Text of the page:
[Date Prev][Date Next][Thread Prev][Thread Next][Date Index][Thread Index]

Re: Non-standard aquarium methods

Neil wrote:

>My first post relates to the Quakenbush discussions. Many of you are still
>missing the point about aquarium keeping! I think it is very naive to assume
>that certain gadgets or methods are absolutely necessary or even important
>for successful fish keeping or plant growing. (Let's put discus and other
>special cases aside ;-^). 

I don't think anyone is missing that point.  The only point I see that's
being missed is that Quackenbush thinks everyone can do it his way and we
know that's not possible.  Conditions are not the same everywhere.  We all
don't live in his town.  No I'm not misunderstanding him either.  Not only
does he phrase it that way but I know he believes that because he's told me.

--------------Part of the text of the earlier conversations is included for

The problem with stories like this is that they are often somewhat dependent
on "conditions" in the area of the user.  The stability of the tanks without
tweaking alkalinity or adding CO2 may be due to an aspect of chemistry of
your tap water, not 
necessarily shared by readers around the country.  The fact that you get by
without heaters may be because the temperature of your house is better
regulated than some, or that the mean temperature is higher or lower.  Which
one?  I don't know.  Or that you keep fish that are pretty tolerant.  Live
bearers are almost nuke-proof compared to discus.  The Dupla crowd has a set
of standard methods from which to work.

Plus you said you didn't use a heater. I can understand this as you live in
Florida. I live in the "warm" part of Canada on the West Coast. Even so, in
winter the house temperature drops to 60 degrees or lower (furnace doesn't
run all day and won't come on unless it gets down to 57). As my aquarium is
near a window and our 50s house doesn't have double-paned windows I don't
think the fish would be too healthy without a heater. My point is that
while *you* can get away with not using a heater due to were you live, you
shouldn't phrase it to sound as though a heater is an unnecessary, hi-tech
frill for everyone.

I can tell this is a Southerner speaking.<g>  My winter daytime temperature
PEAK at 68F, and in the downstairs area drop to 55F during the night.  This
is _not_ unusual for those of us who live in colder climates and must pay
$$$fuel$$$ bills.  I don't know _anyone_ in New England who keeps tropical
fish in unheated tanks outside of a heated fish room.  In fact, we had
trouble with Robbie's fancy goldfish until we threw a heater in the tank
set to keep the tank from dropping below 68F.

One of the other things that we all have to keep in mind when assessing
whether a particular method will work for us are the ENORMOUS differences
in water chemistry and climate in various areas of North America.  

-----------------------------------------------end of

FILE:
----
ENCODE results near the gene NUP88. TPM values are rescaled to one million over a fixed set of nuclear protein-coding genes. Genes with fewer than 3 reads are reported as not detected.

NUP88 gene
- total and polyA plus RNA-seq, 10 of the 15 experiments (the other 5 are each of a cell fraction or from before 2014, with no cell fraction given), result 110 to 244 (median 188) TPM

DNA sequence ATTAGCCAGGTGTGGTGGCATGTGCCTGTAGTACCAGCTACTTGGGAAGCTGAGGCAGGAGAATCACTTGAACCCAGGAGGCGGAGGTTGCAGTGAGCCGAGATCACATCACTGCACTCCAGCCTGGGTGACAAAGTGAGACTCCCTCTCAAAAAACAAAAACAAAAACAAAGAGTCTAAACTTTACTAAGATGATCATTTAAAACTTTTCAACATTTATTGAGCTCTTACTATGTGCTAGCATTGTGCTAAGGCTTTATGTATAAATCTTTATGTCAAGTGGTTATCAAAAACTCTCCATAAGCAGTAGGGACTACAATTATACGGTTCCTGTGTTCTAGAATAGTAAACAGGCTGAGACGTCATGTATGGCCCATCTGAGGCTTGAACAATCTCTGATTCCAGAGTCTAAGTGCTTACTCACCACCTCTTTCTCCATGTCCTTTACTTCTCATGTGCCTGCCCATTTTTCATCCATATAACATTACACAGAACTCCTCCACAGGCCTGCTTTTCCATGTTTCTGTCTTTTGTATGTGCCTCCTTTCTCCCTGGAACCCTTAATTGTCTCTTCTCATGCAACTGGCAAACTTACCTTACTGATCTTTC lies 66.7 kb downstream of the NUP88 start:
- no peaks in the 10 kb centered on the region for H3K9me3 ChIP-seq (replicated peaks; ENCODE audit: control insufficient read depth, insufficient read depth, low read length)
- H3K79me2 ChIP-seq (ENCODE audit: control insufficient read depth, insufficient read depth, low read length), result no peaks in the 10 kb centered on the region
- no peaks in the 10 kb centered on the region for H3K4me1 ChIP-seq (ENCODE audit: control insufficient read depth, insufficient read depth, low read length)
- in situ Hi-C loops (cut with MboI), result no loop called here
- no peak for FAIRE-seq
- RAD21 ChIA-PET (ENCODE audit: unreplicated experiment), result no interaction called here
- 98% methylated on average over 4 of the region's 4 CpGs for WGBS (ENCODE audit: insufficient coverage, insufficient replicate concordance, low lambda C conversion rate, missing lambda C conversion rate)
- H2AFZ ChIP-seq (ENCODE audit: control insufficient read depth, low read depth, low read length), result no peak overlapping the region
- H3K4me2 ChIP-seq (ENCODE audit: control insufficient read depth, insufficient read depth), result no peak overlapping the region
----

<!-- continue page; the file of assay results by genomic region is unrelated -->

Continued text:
>Nevertheless, don't believe everything (anything? <g>) on face value that
>you read in an aquarium book, aquarium magazine and especially on this list.
We >are not talking about peer reviewed methods <g>. But at the same time,
>keep an open mind and respect the views of others. 

This is so true but they do give us a set of standard methods from which to
work with.  I do have an open mind and respect for others views but he
doesn't.  I know this from first hand experience.        

>In a home evironment, heaters are NOT generally essential for healthy fish
>or plant tanks (The one caution are the few fish like clown loaches who are
>sensitive to sudden swings in temperature and can succomb to ich.... this
>has happened to me and I now try to make sure that the heaters are working
>in my clown loach tank during the transitional month of Oct when my indoor
>home temperature drops from 80 to 70. I personally know many aquarists who
>do not use heaters.. some that maintain the temperature in the fish room,
>but others who let their tanks fluctuate. In fact, I maintain several of may
>tanks without heaters. Fish can tolerate fluctuations in temperature, pH,
>and water chemistry. Certainly,  Fish farmers don't heat their outdoor
>ponds, and except under extreme temperatures, the fish survive. The
>important thing is to allow for gradual change and to avoid extremes. 

To each her/his own. I think they are generally essential more for the fish
than the plants.  It's much easier to heat your tank and get the temperature
you want than to heat your house and get the temperature you want.  I like my
tanks to be 77-78 and I can't do that without a heater.  I would rather use a
heater than take the chance my fish could get sick.  The cost of a heater
which lasts for years is better and cheaper than having to buy medications if
your fish get sick. I think there are more than a few fish like clown loaches
who are sensitive to sudden swings in temperature and can succomb to ich.  

>The successful aquatic gardener discovers the correct balance of lighting,
>nutrients, CO2, etc. to grow plants without uncontrolled algae. Many people
>will accept moderate amounts of algae or will deal with it in different ways
>(scraping glass, use of algae eaters, etc). Although many aquarists in this
>group use a lot of equipment, this is not synomomous with success. 

I think this should include a balanced temperature too unless maybe the tank
only has plants in it. Even then there is a limit. Although I don't think all
of this is necassary for success I think it does put you in the position to
be more successful.  With a balance fish and plants have a better chance of
being and staying healthy.  If you agree that's fine and if you disagree
that's fine also.